Bowing to Pressure From Right-Wing Politicians, the City of Kassel Will Move Olu Oguibe’s Pro-Immigration Obelisk Outside of the Town Square
The artist criticized officials for moving his work—and praised documenta organizers.
The city of Kassel, which hosts the international quinquennial documenta, has finally reached an agreement with artist Olu Oguibe to relocate his contribution to the exhibition’s 14th edition, a giant 54-foot obelisk dedicated to refugees and migrants. The stone monument was erected in the city’s main square during the exhibition and had remained there for more than a year—until it was removed in the early morning hours of October 3 without the artist’s knowledge.
Since being installed, the obelisk, titled Monument to Strangers and Refugees, has become a frequent target of local politicians from Germany’s right-wing, anti-immigration AfD party (Alternative für Deutschland), who objected to the message of acceptance inscribed on its base. The inscription, taken from the Bible’s Matthew 25:35, reads: “I was a stranger and you took me in.” It is written in German, Arabic, English, and Turkish, a different language for each side of the work.
According to the German press agency DPA, city officials on Thursday reached an agreement with the Nigerian-born US artist to move his work to an alternative location close to the city center after months of negotiations. The mayor of Kassel told DPA, “I always stressed that we would continue negotiations about how to proceed with the artwork,” adding that the artist had received a draft contract for the purchase of the monument some time ago.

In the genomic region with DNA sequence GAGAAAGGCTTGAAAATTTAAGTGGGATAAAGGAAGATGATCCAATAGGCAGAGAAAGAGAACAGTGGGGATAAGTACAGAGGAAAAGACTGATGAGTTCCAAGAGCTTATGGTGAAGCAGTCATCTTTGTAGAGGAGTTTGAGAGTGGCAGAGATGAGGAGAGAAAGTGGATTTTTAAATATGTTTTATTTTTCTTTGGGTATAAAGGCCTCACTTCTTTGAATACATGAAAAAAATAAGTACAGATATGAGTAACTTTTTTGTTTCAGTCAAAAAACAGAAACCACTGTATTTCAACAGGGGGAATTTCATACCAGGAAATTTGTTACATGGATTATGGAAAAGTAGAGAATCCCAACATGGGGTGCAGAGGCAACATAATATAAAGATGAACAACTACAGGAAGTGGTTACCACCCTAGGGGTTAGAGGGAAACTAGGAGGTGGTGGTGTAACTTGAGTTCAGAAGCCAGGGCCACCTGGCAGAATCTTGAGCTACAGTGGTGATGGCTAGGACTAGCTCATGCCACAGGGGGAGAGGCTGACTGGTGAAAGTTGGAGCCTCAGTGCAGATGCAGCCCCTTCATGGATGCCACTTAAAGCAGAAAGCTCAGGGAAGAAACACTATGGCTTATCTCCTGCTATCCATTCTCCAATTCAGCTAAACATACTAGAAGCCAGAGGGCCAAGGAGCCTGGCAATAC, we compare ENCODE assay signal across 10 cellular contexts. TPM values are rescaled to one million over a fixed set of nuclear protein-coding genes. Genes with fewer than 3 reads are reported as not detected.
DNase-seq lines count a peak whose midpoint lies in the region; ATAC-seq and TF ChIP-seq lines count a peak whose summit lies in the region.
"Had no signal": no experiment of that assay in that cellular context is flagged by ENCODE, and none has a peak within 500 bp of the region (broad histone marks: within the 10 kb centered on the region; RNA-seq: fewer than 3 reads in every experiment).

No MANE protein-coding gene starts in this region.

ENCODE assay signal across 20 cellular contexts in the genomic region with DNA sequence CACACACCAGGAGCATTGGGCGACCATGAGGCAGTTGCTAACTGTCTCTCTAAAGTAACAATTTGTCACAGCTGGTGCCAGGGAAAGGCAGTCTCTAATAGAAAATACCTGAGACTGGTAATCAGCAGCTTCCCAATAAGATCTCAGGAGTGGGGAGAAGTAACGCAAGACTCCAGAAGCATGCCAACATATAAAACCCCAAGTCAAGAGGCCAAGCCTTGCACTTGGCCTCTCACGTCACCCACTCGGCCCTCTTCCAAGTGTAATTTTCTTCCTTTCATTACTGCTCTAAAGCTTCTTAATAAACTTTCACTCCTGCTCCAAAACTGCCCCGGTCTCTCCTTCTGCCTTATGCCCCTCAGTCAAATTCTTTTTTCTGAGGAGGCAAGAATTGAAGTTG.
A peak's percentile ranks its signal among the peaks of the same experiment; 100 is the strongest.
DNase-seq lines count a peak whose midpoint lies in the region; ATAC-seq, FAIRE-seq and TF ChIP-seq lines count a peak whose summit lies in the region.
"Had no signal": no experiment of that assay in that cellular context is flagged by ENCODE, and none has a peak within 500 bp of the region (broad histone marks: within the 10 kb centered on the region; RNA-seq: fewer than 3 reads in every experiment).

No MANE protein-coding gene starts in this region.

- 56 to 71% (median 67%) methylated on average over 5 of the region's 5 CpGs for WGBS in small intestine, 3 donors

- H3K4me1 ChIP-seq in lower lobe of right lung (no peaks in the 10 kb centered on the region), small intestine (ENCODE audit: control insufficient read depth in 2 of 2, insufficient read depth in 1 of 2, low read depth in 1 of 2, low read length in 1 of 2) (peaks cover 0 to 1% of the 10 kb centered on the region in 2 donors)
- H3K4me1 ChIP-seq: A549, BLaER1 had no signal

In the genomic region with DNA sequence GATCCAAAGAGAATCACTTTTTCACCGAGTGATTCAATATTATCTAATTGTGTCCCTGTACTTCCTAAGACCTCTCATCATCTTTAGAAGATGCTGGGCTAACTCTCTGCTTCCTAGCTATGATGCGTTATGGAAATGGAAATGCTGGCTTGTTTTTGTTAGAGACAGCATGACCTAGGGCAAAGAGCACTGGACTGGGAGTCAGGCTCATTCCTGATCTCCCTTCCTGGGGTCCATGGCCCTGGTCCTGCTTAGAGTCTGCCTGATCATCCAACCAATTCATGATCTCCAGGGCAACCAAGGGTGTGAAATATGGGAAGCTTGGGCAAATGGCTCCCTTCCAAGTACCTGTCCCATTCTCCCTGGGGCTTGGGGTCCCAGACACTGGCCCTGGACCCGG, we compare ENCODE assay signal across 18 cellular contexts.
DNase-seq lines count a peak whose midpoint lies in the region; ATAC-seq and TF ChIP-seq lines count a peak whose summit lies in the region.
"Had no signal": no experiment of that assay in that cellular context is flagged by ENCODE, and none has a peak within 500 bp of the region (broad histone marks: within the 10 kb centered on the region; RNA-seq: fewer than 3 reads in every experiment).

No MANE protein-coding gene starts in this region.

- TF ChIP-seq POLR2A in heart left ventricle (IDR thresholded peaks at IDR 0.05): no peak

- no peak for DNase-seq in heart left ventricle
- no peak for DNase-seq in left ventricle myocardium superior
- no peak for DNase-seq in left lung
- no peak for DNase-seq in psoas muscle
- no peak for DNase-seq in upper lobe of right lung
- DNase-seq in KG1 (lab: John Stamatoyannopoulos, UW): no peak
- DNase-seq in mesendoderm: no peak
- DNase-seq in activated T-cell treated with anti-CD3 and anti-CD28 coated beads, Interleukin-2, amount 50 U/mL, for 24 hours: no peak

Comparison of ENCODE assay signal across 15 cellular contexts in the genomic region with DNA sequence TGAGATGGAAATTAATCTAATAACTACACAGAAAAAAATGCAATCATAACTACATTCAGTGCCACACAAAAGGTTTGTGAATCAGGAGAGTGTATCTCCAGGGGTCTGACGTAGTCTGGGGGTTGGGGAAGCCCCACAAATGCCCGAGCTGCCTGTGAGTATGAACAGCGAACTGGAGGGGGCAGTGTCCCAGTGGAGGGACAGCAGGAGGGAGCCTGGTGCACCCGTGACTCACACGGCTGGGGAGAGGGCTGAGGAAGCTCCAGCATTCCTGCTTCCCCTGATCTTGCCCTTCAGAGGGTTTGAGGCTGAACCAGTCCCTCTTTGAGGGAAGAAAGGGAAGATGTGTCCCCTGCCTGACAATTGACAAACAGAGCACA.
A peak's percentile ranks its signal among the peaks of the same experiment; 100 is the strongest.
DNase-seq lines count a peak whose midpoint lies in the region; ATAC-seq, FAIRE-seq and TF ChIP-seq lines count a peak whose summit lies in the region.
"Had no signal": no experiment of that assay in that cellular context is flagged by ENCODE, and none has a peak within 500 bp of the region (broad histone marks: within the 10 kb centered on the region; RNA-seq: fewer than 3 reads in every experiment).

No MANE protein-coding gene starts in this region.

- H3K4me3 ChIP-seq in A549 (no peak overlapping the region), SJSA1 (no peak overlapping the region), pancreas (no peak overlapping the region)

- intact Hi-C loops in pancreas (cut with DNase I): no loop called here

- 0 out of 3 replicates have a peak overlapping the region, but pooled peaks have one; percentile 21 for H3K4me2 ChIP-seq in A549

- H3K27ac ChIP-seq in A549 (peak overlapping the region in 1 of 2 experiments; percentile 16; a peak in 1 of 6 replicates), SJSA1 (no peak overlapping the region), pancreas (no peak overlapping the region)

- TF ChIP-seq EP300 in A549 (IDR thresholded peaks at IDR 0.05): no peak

In a statement to artnet News, the Oguibe said, “The removal of the work and the manner in which it was done shocked many people and elicited deep sadness and a sense of loss among many supporters.” He added that documenta organizers were “viciously and unjustly maligned by the forces of intolerance for putting together a bold, historic, and globally relevant documenta with a humanist vision.”
Oguibe’s gallerist Alexander Koch of Berlin’s KOW Gallery went further. He described the timing of the removal—on Germany’s national holiday commemorating reunification—as “a remarkably insensitive gesture.” He pointed out that Oguibe’s creative decisions regarding the obelisk’s size, color, and orientation were developed specifically for its original location in the town square. But he added that “even though the work was removed from its intended place, against the will of the artist, it will still carry its message.”
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